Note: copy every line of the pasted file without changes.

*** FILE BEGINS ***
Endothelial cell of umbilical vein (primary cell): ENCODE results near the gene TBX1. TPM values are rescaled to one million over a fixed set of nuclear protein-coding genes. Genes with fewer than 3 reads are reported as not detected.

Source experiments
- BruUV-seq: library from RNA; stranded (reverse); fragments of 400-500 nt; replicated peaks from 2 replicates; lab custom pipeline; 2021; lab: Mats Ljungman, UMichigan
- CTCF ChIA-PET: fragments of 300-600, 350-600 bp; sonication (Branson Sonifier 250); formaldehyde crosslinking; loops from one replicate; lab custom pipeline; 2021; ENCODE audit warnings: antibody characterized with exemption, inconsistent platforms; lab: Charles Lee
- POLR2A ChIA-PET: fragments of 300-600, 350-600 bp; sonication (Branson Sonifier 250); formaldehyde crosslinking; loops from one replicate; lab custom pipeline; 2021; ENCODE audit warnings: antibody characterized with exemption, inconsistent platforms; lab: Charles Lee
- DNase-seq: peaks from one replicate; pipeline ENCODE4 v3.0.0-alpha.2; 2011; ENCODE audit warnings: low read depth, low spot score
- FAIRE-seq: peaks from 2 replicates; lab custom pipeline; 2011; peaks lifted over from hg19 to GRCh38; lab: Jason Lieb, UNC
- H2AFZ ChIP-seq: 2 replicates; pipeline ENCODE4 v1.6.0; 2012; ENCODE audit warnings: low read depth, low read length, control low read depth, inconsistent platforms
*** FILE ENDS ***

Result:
Endothelial cell of umbilical vein (primary cell): ENCODE results near the gene TBX1. TPM values are rescaled to one million over a fixed set of nuclear protein-coding genes. Genes with fewer than 3 reads are reported as not detected.

Source experiments
- BruUV-seq: library from RNA; stranded (reverse); fragments of 400-500 nt; replicated peaks from 2 replicates; lab custom pipeline; 2021; lab: Mats Ljungman, UMichigan
- CTCF ChIA-PET: fragments of 300-600, 350-600 bp; sonication (Branson Sonifier 250); formaldehyde crosslinking; loops from one replicate; lab custom pipeline; 2021; ENCODE audit warnings: antibody characterized with exemption, inconsistent platforms; lab: Charles Lee
- POLR2A ChIA-PET: fragments of 300-600, 350-600 bp; sonication (Branson Sonifier 250); formaldehyde crosslinking; loops from one replicate; lab custom pipeline; 2021; ENCODE audit warnings: antibody characterized with exemption, inconsistent platforms; lab: Charles Lee
- DNase-seq: peaks from one replicate; pipeline ENCODE4 v3.0.0-alpha.2; 2011; ENCODE audit warnings: low read depth, low spot score
- FAIRE-seq: peaks from 2 replicates; lab custom pipeline; 2011; peaks lifted over from hg19 to GRCh38; lab: Jason Lieb, UNC
- H2AFZ ChIP-seq: 2 replicates; pipeline ENCODE4 v1.6.0; 2012; ENCODE audit warnings: low read depth, low read length, control low read depth, inconsistent platforms